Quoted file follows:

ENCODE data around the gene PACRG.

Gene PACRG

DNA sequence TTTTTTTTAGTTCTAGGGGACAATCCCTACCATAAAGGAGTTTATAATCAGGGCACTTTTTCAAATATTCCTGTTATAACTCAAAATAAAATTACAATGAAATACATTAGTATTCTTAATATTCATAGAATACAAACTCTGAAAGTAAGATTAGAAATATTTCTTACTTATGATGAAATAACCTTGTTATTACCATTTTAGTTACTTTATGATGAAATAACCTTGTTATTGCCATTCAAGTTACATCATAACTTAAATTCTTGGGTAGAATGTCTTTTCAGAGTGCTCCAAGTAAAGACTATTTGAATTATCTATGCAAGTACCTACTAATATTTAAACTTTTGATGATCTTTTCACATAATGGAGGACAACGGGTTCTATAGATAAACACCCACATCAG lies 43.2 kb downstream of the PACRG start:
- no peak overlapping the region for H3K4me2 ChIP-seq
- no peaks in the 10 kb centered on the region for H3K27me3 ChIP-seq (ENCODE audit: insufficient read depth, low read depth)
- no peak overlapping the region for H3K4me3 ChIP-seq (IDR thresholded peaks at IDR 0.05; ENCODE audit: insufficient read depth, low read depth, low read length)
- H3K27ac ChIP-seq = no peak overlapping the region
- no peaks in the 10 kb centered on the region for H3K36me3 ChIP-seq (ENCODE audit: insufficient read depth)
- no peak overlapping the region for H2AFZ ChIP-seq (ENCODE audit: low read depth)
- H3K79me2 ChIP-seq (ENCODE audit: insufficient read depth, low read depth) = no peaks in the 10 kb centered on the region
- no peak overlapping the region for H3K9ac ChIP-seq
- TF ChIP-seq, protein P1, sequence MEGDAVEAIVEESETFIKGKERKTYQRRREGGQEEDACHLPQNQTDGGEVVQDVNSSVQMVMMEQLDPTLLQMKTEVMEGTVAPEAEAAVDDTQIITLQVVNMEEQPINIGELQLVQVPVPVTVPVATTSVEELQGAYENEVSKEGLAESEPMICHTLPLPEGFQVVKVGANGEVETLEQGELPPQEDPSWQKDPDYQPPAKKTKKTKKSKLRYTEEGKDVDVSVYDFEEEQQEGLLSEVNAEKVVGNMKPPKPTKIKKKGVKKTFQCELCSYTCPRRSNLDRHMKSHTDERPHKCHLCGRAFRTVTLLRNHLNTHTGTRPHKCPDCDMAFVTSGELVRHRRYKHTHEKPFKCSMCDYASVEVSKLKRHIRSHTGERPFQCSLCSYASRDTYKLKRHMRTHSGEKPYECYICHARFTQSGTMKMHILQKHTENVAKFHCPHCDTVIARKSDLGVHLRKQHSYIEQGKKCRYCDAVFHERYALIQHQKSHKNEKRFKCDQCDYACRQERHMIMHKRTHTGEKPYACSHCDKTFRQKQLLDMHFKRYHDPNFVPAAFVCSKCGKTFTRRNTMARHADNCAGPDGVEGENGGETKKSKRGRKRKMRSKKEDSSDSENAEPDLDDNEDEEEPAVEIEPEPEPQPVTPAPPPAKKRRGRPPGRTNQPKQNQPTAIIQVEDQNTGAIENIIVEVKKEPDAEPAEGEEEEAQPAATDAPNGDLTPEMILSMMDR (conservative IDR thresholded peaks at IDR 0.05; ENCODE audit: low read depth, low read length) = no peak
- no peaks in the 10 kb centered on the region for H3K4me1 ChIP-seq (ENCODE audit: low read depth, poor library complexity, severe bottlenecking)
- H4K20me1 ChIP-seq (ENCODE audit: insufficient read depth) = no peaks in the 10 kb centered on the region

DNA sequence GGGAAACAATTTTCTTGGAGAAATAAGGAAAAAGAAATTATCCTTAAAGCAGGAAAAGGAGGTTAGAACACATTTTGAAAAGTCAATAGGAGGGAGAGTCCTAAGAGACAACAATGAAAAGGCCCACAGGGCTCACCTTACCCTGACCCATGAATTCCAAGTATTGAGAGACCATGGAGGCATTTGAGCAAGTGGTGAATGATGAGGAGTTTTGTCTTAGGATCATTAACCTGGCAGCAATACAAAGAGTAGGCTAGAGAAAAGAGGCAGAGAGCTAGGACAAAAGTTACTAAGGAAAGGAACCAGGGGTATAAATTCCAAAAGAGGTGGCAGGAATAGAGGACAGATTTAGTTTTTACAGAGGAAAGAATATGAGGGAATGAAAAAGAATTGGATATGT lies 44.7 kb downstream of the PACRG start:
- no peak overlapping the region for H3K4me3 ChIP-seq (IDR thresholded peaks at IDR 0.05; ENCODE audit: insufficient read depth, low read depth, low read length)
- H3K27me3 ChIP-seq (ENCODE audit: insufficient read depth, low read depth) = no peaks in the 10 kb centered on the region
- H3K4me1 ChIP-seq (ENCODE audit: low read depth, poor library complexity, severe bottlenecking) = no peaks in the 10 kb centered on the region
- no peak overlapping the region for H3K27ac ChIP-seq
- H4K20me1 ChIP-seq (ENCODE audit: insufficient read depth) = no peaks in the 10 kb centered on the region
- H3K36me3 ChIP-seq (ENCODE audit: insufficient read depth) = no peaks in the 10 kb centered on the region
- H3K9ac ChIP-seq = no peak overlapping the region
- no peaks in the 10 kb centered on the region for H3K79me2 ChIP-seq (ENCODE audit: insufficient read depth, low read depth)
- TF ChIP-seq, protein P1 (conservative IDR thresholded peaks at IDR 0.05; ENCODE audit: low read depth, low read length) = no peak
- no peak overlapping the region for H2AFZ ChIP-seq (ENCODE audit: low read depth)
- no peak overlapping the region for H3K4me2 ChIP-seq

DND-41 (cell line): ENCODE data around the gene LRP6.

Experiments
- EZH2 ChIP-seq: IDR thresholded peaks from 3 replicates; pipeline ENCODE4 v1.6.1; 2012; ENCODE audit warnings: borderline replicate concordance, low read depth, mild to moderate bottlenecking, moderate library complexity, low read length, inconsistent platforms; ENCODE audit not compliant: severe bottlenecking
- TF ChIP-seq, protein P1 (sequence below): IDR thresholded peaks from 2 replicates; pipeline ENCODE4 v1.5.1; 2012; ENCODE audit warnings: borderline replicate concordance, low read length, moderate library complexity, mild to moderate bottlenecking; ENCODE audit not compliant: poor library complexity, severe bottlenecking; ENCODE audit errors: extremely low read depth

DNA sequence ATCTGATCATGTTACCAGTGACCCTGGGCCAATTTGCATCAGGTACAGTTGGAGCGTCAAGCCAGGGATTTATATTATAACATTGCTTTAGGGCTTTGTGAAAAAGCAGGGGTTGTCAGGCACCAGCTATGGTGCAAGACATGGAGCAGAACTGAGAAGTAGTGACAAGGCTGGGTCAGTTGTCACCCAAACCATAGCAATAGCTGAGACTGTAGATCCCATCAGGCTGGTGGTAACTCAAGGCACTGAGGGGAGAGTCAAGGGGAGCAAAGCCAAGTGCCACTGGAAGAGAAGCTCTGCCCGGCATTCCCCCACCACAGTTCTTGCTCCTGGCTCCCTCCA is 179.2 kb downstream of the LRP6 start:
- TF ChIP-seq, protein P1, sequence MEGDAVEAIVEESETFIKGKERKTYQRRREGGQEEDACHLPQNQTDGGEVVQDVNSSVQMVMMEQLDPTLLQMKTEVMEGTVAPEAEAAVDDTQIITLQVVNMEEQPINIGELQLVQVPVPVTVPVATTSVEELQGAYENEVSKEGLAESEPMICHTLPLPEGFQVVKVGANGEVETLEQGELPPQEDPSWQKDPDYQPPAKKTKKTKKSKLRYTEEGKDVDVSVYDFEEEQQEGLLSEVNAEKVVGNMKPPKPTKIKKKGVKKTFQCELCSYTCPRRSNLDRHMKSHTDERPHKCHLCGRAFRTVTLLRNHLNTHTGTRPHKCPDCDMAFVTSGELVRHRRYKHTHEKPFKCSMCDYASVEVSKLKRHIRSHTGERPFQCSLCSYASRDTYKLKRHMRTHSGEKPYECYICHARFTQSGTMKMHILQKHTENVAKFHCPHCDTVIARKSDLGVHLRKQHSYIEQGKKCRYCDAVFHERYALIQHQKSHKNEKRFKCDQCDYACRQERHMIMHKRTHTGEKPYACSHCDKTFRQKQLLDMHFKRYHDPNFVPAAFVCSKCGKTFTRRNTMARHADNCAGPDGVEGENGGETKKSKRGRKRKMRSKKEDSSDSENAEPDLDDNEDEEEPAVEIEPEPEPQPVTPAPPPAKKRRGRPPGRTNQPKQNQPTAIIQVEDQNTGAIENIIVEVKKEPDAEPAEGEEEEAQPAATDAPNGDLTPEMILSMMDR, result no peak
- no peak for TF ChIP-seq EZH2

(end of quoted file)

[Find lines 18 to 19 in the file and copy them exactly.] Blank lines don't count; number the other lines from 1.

- H3K4me1 ChIP-seq (ENCODE audit: low read depth, poor library complexity, severe bottlenecking) = no peaks in the 10 kb centered on the region
- no peak overlapping the region for H3K27ac ChIP-seq